Department of Justice sets sights on individuals outside of the U.S. for corporate wrongdoing
Following the announcement in the so-called "Yates Memo", U.S. Department of Justice, Individual Accountability for Corporate Wrongdoing (2015), (named for its author, Deputy Attorney General Sally Yates) that the U.S. Department of Justice has made it a priority to investigate and prosecute individuals for corporate wrongdoing, many questioned the potential impact of the new policy outside of the U.S. Recently, U.S. prosecutors have shown a willingness to pursue criminal cases against individuals outside of the U.S. for violations of U.S. law stemming from conduct occurring outside of the U.S.
In a March 23, 2016 decision, a UK court denied accused "Flash Crash" trader Navinder Sarao's attempt to resist extradition to the U.S. to stand trial on criminal fraud charges for engaging in a manipulative trading practice known as "spoofing". In its ruling, the court rejected Sarao's argument that spoofing is not illegal under UK law. "Spoofing" is a form of market manipulation that occurs when a trader submits bids or offers "with the intent to cancel the bid or offer before execution", 7 U.S.C.§ 6c(a)(5)(C), usually to create either a false appearance of market liquidity, or an artificial price movement upwards or downwards, Anti-disruptive Practices Authority, 78 Fed. Reg. 31,890, 31,896 (May 28, 2013).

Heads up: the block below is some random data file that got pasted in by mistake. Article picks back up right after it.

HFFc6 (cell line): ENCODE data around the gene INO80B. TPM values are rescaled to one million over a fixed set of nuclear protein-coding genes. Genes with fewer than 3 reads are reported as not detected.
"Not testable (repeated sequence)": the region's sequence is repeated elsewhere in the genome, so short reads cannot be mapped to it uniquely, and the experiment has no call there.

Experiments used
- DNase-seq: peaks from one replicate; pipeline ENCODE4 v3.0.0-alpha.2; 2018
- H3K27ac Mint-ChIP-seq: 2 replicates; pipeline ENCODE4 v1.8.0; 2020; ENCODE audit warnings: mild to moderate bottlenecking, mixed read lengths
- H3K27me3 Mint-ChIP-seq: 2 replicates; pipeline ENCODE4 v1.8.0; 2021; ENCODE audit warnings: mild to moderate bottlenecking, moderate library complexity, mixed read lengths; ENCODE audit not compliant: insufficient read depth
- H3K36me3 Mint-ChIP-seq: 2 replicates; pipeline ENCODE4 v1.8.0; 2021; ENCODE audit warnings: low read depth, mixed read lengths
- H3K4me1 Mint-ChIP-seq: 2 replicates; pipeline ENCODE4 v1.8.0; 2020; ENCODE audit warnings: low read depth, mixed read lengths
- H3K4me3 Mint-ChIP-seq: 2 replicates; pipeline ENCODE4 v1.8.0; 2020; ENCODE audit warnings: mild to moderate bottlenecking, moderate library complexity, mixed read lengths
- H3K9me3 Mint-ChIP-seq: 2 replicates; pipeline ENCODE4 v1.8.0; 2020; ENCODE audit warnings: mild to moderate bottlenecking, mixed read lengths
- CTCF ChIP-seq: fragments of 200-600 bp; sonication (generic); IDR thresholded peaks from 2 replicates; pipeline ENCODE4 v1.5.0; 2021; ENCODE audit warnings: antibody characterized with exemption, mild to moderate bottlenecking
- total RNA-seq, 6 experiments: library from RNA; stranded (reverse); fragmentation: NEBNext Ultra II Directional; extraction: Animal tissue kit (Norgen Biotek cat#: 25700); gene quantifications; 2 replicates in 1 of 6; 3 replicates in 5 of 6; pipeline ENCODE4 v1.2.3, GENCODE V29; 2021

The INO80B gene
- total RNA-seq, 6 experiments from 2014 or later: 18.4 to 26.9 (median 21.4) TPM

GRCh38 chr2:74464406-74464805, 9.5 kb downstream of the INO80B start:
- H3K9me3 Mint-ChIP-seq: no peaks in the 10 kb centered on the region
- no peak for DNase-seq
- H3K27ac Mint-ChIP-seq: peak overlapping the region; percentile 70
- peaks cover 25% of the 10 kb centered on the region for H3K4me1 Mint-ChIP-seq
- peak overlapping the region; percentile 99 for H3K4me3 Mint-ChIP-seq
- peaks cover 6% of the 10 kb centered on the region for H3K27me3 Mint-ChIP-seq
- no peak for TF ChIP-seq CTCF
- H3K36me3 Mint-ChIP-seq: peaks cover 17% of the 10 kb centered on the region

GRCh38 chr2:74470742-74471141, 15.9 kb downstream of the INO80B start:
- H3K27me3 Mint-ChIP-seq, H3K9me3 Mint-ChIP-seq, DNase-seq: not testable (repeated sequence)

In a 22-count grand jury indictment, Sarao was charged with altering an automated computer trading program to submit and later cancel offers to sell large volumes of S&P index futures at prices higher than the market offer rate, where there was little risk of executing a trade. Sarao's orders were allegedly intended to create false sell-side downward price pressure that allowed Sarao to then purchase the same S&P index futures at artificially low prices. After his purchase, Sarao would reverse the direction of his spoofing, creating artificial buy-side upward price pressure that allowed him to sell the newly purchased futures for an artificial profit.
U.S. prosecutors claim that Sarao used these and other spoofing techniques to make USD 40 million between 2009 and 2014. U.S. prosecutors also allege that Sarao's trading contributed to conditions that caused the "Flash Crash" on May 6, 2010, when the Dow Jones Industrial Average plunged nearly 1,000 points in minutes before recovering.
The UK court's ruling stands in contrast with U.S. prosecutors' less successful extradition efforts. In May 2015, a Spanish court declined to order the extradition of former JPMorgan executive and Spanish citizen Javier Martin-Artajo. Martin-Artajo faced market manipulation and other criminal financial fraud charges in the U.S. for his role in the infamous USD 6 billion trading loss involving the trader known as the "London Whale".
The Department of Justice's pursuit of Sarao and Martin-Artajo could suggest an expansion of the application of the guidelines set forth in the Yates Memo beyond the U.S. borders.